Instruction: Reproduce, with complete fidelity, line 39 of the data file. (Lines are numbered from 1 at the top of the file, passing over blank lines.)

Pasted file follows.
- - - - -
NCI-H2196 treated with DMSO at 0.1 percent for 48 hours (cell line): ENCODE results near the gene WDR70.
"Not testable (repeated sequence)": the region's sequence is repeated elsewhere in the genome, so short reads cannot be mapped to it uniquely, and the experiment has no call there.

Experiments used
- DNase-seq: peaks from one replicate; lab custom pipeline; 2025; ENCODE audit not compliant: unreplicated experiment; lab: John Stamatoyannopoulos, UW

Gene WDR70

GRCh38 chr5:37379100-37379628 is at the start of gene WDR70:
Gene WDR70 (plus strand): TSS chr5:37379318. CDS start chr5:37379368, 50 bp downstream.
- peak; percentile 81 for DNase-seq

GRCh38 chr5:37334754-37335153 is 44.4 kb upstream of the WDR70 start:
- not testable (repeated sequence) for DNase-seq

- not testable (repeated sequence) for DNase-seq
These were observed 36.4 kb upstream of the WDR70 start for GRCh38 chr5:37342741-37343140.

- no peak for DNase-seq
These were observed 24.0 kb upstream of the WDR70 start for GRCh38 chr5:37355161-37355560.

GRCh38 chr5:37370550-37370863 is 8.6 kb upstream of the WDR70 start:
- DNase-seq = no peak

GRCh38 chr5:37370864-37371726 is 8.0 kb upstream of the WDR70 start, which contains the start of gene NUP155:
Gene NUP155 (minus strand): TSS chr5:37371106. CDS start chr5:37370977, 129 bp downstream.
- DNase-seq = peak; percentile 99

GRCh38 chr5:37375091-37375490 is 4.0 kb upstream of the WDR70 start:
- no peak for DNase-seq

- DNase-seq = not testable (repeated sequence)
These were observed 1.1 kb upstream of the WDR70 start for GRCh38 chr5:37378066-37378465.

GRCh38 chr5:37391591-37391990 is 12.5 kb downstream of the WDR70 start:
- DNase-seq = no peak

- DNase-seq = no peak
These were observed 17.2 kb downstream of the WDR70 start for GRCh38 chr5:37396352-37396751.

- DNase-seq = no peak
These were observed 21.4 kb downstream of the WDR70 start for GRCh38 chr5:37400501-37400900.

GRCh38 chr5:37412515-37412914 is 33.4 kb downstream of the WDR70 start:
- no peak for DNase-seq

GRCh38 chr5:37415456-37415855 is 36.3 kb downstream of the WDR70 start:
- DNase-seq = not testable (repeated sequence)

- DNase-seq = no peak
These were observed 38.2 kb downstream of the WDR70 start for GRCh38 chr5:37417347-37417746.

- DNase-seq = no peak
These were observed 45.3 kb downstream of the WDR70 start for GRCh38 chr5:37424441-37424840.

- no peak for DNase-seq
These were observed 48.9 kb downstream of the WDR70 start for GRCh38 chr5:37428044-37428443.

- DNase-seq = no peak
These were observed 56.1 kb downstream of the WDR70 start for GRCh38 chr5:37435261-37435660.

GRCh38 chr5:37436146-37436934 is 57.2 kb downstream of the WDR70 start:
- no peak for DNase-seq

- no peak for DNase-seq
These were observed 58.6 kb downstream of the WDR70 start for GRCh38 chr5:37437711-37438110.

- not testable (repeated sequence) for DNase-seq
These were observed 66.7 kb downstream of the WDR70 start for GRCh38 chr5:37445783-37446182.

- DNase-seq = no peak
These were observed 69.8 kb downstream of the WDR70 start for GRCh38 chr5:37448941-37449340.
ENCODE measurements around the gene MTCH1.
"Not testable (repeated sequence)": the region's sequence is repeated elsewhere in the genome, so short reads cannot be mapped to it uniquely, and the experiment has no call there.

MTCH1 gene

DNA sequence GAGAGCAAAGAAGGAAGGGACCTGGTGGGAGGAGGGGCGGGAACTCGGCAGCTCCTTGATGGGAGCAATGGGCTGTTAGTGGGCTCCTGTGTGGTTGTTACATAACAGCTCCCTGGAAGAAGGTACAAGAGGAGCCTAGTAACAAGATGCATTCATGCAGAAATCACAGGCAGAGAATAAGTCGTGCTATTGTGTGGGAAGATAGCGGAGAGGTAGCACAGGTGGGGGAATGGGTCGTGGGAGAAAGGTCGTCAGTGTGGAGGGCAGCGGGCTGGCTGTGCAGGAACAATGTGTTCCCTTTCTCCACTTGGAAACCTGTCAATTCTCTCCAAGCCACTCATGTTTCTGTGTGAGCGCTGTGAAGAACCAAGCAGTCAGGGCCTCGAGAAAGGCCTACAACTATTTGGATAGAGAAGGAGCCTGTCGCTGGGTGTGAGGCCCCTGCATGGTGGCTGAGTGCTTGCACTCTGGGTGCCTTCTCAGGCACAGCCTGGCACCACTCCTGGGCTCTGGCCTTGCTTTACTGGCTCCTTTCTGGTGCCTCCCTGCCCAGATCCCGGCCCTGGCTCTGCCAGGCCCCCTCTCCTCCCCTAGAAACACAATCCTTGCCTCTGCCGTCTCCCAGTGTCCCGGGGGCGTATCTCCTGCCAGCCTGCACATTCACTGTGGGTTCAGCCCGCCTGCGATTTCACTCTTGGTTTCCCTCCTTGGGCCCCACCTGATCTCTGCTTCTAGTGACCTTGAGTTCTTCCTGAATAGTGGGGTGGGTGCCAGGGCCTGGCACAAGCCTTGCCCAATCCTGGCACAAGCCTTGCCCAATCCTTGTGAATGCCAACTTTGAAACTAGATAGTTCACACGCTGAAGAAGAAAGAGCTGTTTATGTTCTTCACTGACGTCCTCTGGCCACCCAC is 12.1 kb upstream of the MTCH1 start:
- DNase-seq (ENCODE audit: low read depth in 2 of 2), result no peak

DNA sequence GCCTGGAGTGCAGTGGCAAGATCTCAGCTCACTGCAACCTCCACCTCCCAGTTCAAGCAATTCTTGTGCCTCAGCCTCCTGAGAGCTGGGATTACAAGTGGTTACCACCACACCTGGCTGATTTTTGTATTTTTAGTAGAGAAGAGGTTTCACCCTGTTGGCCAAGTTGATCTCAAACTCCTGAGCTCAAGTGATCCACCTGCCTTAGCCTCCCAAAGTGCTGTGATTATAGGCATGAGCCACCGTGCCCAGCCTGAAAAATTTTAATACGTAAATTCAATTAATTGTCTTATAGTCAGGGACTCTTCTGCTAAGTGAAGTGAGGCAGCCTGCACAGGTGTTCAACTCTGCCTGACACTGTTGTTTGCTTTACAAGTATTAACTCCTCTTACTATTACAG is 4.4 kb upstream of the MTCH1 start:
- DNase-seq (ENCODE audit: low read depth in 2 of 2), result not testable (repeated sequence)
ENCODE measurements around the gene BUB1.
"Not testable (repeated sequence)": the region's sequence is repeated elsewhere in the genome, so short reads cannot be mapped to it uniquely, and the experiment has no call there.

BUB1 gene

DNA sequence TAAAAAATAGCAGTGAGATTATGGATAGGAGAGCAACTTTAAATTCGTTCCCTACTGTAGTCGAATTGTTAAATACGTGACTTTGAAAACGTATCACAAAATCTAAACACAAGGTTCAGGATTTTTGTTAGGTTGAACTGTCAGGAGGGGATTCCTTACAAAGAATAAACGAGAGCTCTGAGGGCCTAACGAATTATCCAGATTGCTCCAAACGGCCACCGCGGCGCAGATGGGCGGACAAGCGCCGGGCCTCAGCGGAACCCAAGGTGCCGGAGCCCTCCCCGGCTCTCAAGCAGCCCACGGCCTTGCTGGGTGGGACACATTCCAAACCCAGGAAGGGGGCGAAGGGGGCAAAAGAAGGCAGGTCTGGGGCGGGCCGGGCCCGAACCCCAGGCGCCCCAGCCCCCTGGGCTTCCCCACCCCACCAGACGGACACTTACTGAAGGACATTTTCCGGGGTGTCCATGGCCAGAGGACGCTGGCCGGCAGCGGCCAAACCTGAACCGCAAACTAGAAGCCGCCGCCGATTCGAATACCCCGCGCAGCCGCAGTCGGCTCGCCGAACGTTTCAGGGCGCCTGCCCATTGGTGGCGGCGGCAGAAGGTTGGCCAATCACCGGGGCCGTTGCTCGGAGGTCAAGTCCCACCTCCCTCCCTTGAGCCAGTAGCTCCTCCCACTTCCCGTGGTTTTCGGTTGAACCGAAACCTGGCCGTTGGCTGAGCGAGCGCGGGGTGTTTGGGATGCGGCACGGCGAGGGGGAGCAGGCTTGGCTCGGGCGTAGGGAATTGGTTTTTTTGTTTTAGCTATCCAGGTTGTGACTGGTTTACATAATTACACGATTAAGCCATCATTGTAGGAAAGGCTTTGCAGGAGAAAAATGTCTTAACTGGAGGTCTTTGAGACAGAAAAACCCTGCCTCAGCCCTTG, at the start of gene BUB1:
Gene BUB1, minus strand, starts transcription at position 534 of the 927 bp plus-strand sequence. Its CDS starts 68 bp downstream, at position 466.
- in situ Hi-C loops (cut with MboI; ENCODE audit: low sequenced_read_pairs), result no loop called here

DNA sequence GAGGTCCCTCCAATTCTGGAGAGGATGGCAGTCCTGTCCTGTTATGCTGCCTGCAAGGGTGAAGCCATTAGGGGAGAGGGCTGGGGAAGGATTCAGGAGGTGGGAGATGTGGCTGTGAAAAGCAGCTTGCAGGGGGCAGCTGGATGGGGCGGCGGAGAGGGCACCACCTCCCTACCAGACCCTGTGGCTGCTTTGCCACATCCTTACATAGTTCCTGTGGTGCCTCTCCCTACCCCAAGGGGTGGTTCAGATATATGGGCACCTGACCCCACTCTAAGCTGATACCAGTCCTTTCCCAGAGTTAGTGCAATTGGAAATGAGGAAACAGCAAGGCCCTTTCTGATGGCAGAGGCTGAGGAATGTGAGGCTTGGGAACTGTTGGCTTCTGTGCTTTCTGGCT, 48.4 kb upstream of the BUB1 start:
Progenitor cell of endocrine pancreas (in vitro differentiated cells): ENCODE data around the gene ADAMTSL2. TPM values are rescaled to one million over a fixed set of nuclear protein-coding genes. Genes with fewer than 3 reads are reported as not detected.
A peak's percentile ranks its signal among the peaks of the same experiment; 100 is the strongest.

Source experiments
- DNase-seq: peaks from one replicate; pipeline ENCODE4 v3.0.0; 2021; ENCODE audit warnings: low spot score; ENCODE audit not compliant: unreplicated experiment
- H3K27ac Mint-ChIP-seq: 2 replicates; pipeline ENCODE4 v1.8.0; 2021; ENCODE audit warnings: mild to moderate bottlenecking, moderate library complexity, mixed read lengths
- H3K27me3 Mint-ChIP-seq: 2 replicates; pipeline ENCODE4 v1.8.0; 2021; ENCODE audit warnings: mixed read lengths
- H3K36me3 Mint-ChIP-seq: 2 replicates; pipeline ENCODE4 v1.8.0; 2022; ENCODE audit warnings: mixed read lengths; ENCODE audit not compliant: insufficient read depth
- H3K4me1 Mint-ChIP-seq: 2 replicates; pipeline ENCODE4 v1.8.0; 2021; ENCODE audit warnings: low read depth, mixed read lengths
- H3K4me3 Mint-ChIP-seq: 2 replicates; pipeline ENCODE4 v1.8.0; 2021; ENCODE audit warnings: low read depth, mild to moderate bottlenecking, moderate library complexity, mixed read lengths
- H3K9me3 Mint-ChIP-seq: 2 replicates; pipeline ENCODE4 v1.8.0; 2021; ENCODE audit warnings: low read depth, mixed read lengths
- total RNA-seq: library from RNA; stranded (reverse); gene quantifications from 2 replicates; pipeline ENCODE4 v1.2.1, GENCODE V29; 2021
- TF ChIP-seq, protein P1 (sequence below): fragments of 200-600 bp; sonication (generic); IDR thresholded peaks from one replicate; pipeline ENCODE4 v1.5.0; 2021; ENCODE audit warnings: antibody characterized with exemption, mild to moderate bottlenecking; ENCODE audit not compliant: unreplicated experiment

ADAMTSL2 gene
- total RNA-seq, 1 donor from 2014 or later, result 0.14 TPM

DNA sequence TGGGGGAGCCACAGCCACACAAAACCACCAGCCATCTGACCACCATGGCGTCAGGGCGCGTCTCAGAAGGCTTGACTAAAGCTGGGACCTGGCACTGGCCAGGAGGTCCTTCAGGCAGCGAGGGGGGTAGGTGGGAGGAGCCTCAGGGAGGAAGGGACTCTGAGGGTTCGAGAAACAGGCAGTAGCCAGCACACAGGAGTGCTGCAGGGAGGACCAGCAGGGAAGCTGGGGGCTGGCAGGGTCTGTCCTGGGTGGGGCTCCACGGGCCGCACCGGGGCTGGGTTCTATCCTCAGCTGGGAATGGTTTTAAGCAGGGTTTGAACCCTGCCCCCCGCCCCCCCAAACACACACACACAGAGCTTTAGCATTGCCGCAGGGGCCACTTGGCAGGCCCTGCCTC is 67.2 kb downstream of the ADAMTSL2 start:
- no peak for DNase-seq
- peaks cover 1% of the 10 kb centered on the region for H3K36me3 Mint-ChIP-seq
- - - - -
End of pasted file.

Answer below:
These were observed 48.9 kb downstream of the WDR70 start for GRCh38 chr5:37428044-37428443.